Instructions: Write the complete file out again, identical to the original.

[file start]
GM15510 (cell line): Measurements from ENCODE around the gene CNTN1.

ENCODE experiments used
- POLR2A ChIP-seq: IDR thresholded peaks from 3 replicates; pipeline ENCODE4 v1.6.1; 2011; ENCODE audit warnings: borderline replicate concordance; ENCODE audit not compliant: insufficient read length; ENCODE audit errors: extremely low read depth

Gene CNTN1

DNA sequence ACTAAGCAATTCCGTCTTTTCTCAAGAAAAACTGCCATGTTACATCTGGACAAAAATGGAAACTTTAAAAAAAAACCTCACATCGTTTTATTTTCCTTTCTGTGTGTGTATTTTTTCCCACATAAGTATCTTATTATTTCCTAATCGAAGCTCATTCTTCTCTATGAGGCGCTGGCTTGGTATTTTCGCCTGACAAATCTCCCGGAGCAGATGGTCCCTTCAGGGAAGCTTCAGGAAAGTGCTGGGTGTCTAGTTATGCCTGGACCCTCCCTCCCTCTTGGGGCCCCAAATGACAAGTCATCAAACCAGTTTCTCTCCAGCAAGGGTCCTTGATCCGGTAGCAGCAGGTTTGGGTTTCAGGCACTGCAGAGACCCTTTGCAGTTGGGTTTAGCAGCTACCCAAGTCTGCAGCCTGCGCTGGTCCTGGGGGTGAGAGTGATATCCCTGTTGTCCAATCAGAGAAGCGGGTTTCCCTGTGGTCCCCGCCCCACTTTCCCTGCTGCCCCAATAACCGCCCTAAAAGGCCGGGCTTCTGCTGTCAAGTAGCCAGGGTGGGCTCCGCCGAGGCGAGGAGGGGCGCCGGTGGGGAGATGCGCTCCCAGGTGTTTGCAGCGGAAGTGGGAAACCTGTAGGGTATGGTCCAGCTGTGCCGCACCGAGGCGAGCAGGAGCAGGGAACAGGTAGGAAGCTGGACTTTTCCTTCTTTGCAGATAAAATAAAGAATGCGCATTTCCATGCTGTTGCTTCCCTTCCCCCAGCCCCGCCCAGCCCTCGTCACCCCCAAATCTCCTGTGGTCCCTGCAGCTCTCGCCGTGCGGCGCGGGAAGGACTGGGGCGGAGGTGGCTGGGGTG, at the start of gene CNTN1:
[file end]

GM15510 (cell line): Measurements from ENCODE around the gene CNTN1.

ENCODE experiments used
- POLR2A ChIP-seq: IDR thresholded peaks from 3 replicates; pipeline ENCODE4 v1.6.1; 2011; ENCODE audit warnings: borderline replicate concordance; ENCODE audit not compliant: insufficient read length; ENCODE audit errors: extremely low read depth

Gene CNTN1

DNA sequence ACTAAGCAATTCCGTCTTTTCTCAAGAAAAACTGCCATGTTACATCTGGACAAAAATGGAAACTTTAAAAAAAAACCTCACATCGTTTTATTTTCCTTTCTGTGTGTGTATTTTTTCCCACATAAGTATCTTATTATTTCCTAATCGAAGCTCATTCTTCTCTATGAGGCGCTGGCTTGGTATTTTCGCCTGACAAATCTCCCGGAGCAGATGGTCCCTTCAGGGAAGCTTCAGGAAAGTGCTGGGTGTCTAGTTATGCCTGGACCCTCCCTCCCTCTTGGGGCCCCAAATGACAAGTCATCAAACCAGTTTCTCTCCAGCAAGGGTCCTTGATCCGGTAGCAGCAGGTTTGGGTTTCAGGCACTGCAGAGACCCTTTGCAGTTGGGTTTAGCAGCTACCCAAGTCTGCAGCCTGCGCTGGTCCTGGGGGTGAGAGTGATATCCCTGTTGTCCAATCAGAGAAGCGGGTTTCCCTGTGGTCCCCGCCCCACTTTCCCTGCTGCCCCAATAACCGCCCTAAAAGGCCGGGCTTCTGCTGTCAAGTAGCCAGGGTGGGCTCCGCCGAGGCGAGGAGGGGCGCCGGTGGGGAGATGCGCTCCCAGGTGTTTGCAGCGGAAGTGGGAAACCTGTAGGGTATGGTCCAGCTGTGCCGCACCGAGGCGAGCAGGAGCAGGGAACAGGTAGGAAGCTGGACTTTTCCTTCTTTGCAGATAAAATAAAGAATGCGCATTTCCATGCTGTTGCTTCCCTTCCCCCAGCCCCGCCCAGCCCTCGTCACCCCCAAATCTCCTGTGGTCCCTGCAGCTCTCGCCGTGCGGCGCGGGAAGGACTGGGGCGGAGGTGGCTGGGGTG, at the start of gene CNTN1: